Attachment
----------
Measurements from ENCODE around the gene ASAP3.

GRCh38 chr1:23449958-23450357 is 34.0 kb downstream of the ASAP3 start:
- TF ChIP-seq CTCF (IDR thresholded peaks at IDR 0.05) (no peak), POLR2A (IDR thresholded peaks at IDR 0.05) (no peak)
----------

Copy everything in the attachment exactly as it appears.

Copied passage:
Measurements from ENCODE around the gene ASAP3.

GRCh38 chr1:23449958-23450357 is 34.0 kb downstream of the ASAP3 start:
- TF ChIP-seq CTCF (IDR thresholded peaks at IDR 0.05) (no peak), POLR2A (IDR thresholded peaks at IDR 0.05) (no peak)